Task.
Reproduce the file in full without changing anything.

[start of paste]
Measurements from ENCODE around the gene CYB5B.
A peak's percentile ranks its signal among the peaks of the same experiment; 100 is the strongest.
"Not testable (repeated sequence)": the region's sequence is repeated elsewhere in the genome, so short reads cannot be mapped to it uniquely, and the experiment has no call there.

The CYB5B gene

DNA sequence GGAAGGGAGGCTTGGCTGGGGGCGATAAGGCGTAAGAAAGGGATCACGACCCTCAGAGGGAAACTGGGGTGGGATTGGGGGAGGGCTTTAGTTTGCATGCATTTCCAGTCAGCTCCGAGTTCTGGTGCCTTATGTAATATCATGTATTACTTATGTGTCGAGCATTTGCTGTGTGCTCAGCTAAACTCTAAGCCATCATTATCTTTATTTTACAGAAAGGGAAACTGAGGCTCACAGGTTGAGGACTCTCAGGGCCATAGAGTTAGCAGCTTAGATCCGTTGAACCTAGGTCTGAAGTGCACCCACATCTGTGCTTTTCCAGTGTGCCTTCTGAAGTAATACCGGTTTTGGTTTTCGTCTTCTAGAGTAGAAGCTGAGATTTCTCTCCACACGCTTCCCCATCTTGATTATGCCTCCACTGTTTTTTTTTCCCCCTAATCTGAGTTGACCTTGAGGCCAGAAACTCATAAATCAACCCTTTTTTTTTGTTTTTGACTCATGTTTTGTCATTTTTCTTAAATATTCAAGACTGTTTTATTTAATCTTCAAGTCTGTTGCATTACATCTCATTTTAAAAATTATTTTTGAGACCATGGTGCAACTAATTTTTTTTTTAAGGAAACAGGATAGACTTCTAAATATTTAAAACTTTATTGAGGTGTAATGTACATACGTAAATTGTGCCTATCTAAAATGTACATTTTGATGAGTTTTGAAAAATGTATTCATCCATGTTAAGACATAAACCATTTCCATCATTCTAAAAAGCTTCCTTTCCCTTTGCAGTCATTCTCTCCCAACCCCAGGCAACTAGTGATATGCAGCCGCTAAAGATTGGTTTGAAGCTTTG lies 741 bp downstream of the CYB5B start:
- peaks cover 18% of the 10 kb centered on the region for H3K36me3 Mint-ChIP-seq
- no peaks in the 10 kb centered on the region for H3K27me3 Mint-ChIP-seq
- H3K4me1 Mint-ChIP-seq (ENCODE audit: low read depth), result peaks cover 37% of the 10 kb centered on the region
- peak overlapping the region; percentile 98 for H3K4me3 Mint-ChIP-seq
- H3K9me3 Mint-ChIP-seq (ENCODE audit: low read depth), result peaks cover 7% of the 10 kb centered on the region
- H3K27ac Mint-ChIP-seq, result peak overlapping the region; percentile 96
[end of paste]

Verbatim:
Measurements from ENCODE around the gene CYB5B.
A peak's percentile ranks its signal among the peaks of the same experiment; 100 is the strongest.
"Not testable (repeated sequence)": the region's sequence is repeated elsewhere in the genome, so short reads cannot be mapped to it uniquely, and the experiment has no call there.

The CYB5B gene

DNA sequence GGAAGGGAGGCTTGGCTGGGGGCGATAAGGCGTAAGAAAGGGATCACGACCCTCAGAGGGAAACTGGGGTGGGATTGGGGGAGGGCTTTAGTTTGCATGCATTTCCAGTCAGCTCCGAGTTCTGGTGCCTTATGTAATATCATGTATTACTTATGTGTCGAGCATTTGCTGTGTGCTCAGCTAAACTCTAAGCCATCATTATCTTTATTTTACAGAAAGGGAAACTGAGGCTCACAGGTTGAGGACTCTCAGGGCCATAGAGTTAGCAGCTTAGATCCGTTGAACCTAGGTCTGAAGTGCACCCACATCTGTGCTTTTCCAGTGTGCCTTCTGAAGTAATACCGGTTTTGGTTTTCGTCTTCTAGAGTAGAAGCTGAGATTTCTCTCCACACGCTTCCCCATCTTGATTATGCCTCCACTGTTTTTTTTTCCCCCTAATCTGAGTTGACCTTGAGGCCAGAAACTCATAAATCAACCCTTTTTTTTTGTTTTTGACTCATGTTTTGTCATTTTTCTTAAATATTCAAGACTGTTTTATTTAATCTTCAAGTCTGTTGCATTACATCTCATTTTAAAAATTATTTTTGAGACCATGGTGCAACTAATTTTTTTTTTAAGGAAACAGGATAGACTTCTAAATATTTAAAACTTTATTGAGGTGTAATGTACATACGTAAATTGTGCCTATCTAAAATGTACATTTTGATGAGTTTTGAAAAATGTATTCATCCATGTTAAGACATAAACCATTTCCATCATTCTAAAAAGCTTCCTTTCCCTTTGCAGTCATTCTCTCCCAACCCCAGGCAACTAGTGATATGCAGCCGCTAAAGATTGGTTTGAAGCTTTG lies 741 bp downstream of the CYB5B start:
- peaks cover 18% of the 10 kb centered on the region for H3K36me3 Mint-ChIP-seq
- no peaks in the 10 kb centered on the region for H3K27me3 Mint-ChIP-seq
- H3K4me1 Mint-ChIP-seq (ENCODE audit: low read depth), result peaks cover 37% of the 10 kb centered on the region
- peak overlapping the region; percentile 98 for H3K4me3 Mint-ChIP-seq
- H3K9me3 Mint-ChIP-seq (ENCODE audit: low read depth), result peaks cover 7% of the 10 kb centered on the region
- H3K27ac Mint-ChIP-seq, result peak overlapping the region; percentile 96